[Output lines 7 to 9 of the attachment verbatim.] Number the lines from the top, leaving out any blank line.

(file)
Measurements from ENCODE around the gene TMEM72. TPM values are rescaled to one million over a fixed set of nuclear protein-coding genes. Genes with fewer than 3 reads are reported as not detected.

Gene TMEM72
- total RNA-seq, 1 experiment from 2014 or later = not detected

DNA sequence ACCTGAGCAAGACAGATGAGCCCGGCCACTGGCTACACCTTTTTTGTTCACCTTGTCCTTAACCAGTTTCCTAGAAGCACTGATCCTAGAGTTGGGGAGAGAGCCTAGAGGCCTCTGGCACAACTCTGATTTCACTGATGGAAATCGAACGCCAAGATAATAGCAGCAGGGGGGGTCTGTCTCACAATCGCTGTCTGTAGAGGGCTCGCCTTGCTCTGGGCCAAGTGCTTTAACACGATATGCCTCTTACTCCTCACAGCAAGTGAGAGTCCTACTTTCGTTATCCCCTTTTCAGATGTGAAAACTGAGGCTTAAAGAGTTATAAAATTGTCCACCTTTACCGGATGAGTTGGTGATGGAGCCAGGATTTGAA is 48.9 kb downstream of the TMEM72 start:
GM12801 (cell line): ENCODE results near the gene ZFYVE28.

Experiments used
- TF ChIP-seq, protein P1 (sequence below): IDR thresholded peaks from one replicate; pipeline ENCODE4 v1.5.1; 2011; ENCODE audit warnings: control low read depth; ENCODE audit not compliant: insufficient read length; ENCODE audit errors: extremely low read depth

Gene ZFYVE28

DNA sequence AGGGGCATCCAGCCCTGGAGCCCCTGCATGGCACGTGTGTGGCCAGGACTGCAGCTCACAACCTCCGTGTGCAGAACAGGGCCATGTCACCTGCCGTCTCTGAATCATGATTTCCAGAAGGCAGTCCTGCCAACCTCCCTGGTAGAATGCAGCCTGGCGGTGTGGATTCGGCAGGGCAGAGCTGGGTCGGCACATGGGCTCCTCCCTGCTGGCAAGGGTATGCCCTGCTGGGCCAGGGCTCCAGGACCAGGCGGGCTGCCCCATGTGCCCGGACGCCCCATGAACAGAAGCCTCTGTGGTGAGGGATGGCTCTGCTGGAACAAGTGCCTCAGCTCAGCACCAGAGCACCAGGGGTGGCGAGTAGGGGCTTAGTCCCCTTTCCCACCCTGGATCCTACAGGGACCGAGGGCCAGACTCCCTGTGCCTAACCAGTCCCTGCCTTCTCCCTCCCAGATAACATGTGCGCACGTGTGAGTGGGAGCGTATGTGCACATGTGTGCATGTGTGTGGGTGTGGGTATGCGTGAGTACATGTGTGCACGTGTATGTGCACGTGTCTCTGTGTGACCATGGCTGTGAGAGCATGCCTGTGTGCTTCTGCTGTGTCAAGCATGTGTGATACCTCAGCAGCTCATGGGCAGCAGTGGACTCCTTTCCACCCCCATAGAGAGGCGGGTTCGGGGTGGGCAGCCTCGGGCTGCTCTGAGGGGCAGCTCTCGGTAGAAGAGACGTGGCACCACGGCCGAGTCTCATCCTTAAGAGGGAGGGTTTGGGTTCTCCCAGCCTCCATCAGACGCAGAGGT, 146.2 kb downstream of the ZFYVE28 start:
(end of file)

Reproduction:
- TF ChIP-seq, protein P1 (sequence below): IDR thresholded peaks from one replicate; pipeline ENCODE4 v1.5.1; 2011; ENCODE audit warnings: control low read depth; ENCODE audit not compliant: insufficient read length; ENCODE audit errors: extremely low read depth

Gene ZFYVE28

DNA sequence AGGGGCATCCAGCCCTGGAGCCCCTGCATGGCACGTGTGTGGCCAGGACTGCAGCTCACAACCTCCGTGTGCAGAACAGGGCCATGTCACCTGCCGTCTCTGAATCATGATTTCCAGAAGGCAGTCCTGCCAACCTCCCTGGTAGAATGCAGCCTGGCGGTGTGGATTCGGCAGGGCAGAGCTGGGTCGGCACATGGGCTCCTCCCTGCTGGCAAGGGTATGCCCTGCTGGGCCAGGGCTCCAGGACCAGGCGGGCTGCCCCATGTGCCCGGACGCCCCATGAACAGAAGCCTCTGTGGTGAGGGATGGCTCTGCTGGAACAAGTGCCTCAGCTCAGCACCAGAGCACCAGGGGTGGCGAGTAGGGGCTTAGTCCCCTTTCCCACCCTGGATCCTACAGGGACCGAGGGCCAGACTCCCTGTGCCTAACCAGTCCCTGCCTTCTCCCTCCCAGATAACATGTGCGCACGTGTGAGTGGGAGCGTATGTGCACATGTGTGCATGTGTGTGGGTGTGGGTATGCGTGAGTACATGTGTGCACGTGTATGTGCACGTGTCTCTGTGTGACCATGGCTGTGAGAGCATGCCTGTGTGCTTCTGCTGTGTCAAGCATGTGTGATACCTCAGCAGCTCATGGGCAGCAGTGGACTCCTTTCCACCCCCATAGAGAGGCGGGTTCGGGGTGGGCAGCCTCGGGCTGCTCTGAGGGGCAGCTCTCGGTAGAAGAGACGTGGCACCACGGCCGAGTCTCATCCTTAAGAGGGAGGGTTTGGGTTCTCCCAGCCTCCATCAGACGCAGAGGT, 146.2 kb downstream of the ZFYVE28 start: